Fox News Weather Center

BASE Jumpers Grapple With Elements in Annual October Plummet

Every October since 1979, the small town of Fayetteville, West Virginia, has welcomed daredevils by the hundreds to jump off the New River Gorge Bridge.

Though the jumpers are equipped with a rapid-deployment parachute, the plunge is nonetheless

extremely dangerous, requiring calm winds, clear conditions and a great degree of skill and precision.

The participants are BASE jumpers, a breed of people that thrive on the adrenaline rush felt when plummeting toward the earth from distances lower than that of skydiving.

The jumps provide a short free fall and a small window of time to deploy a parachute that saves them from a hard impact with Mother Earth.

The event, called Bridge Day, attracts more than 450 jumpers annually from more than 10 countries. This year, the event falls on Oct. 18.

"Bridge Day is centered around the fall foliage, which drives it toward a mid-October date each year," according to Jason Bell, BASE coordinator for the annual event.

"From a weather perspective, Bridge Day would probably be better suited for BASE jumping if it took place in August or September due to warmer temperatures," he said.

Air temperature is only a comfortability factor for the jumpers, however. Other weather factors, such as wind speed, wind direction, low/high pressure zones, vortices and the effects of winds over blacktop and/or large bodies of water are critical. An inaccurate reading of any of these variables could result in serious injury or death.

Jumpers who applied for permits to participate are relying on nature to deliver the perfect conditions: mild air and light winds, from 3-5 knots, blowing from a consistent direction.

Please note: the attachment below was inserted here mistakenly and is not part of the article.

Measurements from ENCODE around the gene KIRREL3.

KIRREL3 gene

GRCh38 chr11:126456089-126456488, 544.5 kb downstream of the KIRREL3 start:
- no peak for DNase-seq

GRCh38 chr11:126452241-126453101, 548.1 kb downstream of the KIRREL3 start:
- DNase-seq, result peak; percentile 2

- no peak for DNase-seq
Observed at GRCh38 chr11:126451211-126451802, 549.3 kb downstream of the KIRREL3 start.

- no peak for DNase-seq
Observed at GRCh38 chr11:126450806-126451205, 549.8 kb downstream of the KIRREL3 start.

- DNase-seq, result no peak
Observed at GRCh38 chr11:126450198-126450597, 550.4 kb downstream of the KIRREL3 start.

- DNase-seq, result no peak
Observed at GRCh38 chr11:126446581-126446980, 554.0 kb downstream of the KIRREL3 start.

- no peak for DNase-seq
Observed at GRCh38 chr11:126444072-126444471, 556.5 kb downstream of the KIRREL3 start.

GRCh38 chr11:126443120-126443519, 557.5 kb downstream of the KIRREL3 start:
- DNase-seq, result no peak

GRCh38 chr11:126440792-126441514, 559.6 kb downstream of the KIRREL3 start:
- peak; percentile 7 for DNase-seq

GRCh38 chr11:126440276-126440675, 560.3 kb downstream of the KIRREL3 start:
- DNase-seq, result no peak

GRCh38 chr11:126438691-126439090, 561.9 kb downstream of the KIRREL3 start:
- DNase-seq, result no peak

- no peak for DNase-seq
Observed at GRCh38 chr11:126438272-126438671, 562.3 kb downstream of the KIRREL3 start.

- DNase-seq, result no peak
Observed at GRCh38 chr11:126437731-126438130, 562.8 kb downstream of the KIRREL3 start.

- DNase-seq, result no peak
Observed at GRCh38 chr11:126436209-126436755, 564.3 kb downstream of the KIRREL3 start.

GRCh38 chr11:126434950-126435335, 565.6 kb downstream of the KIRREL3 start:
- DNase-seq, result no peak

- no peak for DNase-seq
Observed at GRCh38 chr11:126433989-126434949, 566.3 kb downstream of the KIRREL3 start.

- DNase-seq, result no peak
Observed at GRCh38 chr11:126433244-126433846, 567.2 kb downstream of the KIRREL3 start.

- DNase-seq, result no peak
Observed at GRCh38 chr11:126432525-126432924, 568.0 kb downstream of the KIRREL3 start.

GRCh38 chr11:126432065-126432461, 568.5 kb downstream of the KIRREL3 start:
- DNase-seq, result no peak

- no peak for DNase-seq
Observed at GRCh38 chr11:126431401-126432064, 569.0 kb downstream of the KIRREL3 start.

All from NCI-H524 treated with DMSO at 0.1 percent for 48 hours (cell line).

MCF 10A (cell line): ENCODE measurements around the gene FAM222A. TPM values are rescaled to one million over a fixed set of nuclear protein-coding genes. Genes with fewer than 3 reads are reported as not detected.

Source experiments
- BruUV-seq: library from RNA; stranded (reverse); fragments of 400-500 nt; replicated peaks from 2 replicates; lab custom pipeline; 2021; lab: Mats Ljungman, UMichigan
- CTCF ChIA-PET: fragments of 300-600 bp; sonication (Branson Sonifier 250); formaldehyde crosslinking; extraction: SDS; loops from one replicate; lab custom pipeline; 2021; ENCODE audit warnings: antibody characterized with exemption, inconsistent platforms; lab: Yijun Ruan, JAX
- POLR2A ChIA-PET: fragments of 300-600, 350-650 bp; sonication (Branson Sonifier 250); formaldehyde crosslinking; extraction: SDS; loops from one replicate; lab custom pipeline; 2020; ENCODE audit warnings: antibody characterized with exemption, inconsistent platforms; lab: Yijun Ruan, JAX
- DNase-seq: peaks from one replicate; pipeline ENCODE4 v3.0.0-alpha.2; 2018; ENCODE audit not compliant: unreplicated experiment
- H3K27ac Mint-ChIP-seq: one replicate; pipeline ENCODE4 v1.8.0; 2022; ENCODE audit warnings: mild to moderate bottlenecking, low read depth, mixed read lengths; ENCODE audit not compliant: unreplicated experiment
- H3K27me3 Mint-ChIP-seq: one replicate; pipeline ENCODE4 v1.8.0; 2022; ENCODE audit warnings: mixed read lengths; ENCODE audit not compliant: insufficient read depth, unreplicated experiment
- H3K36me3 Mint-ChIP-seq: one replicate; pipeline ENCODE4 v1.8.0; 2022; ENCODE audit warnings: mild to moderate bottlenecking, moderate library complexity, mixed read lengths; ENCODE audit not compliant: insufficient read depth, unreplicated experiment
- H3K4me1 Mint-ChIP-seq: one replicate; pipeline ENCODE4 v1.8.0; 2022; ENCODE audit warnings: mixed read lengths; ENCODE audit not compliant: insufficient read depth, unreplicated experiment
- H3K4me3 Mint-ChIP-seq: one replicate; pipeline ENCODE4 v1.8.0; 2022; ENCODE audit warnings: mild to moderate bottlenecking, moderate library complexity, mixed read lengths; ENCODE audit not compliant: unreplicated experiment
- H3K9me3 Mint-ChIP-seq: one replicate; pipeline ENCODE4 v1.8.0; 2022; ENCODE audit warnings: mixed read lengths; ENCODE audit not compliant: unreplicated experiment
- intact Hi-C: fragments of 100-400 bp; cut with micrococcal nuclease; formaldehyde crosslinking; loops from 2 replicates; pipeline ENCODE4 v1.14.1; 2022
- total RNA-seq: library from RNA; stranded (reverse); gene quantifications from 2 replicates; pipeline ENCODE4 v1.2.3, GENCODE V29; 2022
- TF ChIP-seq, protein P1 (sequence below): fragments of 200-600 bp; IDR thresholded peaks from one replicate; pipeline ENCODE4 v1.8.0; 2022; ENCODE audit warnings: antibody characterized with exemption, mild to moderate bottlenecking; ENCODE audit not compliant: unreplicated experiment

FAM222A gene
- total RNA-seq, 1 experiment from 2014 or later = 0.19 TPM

"We like to see a little bit of wind since it counteracts the forward speed of our parachutes, making our landings softer with less running required," Bell said.

Jumpers land into the wind, hoping to slow their forward speed. If a parachute with a forward speed of 15 knots lands into winds of 5 knots, the forward speed on landing, as the jumper's feet touch the ground, is lowered to 10 knots.

Miscalculation of wind speeds at the landing area can be extremely dangerous - and in Fayetteville, it's often a ticket straight into the chilly whitewater New River Gorge.

Twenty-eight percent of Bridge Day jumpers find themselves in the river, before being plucked from the cold water by a rescue boat.

"BASE jumpers and meteorologists are birds of a feather, out of necessity," Bell said. "There are numerous factors that go into all of this..."

Bell has made more than 1,000 jumps in his 20 years of experience.

"No longer could I drive over a bridge, look at a tall antenna or peek out the window of a high-rise hotel without wondering how I can jump from it," Bell said.

As more than 80,000 people converge at the jump site this weekend, most will be spectating.

"Deep down inside, I think everyone wants to experience a BASE jump although some won't admit it," Bell said.

"BASE jumping is an exploration of human flight that offers much more than a quick free fall and parachute ride. Our sport offers exciting travels to some of the most interesting places in the world combined with the comeradery of a group of intellectual misfits. It's exciting. It's exhilarating. It defines me."

Have questions, comments, or a story to share? Email Jillian MacMath at or on Google+. Follow AccuWeather @breakingweather, or on Facebook and Google+.